The Delaware courts apply a high standard of review in sale transactions where a plaintiff pleads a conflict of interest. Where a board sells to a third party and the plaintiff pleads no conflict of interest, however, the Delaware Supreme Court has noted that “an extreme set of facts” is “required to sustain a disloyalty claim premised on the notion that disinterested directors were intentionally disregarding their duties,” as in Lyondell Chemical v. Ryan, 970 A.2d 235, 243 (Del. 2009). Only where a plaintiff pleads facts showing a conscious disregard of duties would a plaintiff be able to allege that the directors had acted in bad faith in approving a sale transaction. And if a plaintiff cannot plead facts showing disloyalty or bad faith, and assuming the board is protected by a Section 102(b)(7) provision, then a plaintiff will not be able to plead any non-exculpated conduct and hence the court will dismiss at the pleadings stage any claim for monetary damages. The recent case of Dent v. Ramtron International, C. A. No. 7950-VCP (Del. Ch. June 30, 2004), illustrates these principles and provides guidance as well into the court’s application of the materiality standard in assessing claims of breach of the duty of candor that might give rise to a quasi-appraisal remedy. Continue Reading
Recently derivative suits claim that there is no need to make a pre-suit demand on the board because that board violated the terms of an incentive compensation plan and is thus disqualified from considering a demand it file suit. As this decision by the new Chancellor points out, the prior case law that excused demand turned on the alleged fact that the incentive plan was clearly violated by the board. Here, in contrast, the plan might reasonably be interpreted to permit just what the board was accused of doing when it amended the plan to grant the extra incentive the complaint alleged was wrong. Hence, the board was not disqualified out of fear the members would be held liable for doing what they did to intentionally violate their duties.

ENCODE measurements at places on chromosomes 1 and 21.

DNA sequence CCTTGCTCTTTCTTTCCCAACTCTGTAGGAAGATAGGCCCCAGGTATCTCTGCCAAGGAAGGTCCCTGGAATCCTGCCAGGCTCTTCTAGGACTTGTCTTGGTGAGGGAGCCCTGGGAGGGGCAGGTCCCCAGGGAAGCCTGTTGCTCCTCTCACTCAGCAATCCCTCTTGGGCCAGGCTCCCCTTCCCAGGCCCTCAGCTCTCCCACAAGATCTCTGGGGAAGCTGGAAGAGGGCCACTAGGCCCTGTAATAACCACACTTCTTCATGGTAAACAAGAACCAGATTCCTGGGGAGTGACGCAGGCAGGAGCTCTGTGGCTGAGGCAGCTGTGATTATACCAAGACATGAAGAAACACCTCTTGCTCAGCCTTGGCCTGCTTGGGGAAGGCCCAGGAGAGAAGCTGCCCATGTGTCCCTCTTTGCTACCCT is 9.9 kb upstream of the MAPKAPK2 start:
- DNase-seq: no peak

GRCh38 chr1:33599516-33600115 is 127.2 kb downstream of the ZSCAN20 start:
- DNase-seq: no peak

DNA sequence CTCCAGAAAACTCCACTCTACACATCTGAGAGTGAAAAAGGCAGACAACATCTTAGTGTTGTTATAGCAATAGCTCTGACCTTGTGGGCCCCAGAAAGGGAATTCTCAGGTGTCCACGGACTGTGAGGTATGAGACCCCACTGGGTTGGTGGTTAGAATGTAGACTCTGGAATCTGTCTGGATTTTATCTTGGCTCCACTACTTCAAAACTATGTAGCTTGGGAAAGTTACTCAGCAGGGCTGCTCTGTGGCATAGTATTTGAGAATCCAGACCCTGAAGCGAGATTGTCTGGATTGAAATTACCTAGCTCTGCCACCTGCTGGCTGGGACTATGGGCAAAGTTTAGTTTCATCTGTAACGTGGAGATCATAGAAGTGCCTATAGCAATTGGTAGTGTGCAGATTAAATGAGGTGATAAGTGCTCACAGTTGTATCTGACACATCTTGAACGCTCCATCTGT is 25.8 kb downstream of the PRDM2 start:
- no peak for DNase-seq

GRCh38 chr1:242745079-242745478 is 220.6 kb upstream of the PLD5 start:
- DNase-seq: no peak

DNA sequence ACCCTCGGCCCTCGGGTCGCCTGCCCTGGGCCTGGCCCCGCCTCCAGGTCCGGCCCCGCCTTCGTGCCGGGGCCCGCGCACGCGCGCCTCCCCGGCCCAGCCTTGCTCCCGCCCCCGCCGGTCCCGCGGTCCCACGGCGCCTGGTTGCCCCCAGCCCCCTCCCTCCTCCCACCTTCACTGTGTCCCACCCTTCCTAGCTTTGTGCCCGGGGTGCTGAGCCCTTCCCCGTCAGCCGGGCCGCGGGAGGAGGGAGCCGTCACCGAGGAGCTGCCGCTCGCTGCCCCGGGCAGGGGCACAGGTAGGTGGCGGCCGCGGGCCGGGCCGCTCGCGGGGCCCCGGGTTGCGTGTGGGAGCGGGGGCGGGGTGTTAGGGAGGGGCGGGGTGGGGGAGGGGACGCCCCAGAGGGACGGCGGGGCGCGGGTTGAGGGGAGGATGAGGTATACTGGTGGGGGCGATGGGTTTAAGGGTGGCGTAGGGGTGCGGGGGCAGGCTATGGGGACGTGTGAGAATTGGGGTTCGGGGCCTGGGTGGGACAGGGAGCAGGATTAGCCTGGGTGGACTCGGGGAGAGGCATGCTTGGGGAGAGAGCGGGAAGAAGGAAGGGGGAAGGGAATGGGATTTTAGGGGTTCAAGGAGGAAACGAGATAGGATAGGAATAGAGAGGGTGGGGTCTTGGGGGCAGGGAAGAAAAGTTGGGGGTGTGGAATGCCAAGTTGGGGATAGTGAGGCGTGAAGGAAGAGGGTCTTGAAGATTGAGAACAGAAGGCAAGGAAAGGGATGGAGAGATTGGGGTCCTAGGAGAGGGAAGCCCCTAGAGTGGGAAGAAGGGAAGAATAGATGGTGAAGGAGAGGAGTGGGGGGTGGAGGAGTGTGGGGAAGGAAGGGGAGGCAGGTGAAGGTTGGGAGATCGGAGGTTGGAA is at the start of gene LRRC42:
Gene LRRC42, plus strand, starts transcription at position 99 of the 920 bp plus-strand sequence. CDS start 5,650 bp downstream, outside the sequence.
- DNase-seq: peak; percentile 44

Morris James LLP is pleased to announce that Meghan A. Adams has joined the Firm’s Wilmington office as an associate in its Business Litigation Group. Her practice will focus on Corporate and Commercial Litigation.
Ms. Adams’ experience includes stockholder litigation, corporate governance, officer and director fiduciary obligations and the resolution of limited partnership and limited liability disputes. During law school, she served as a Judicial Extern to the Honorable Myron T. Steele, then Chief Justice of the Supreme Court of Delaware.
Managing Partner, David Williams, said of Meghan, “We are thrilled to bring such a capable lawyer to our Business Litigation group. Her experience in both the Delaware Court of Chancery and the Delaware Superior Court makes her a great addition to our firm.”
Ms. Adams graduated from Widener University School of Law in 2007, ranking in the top 10% of her class and receiving the Dean Santoro Scholarship and Outstanding Service Award. She served as the Articles Editor for The Delaware Journal of Corporate Law at Widener. Meghan received her B.S. in Business Administration from the University of North Carolina at Chapel Hill in 2003, which she attended on a golf scholarship while serving as captain of the women’s varsity golf team. She is admitted to practice law in Delaware and the United States District Court for the District of Delaware.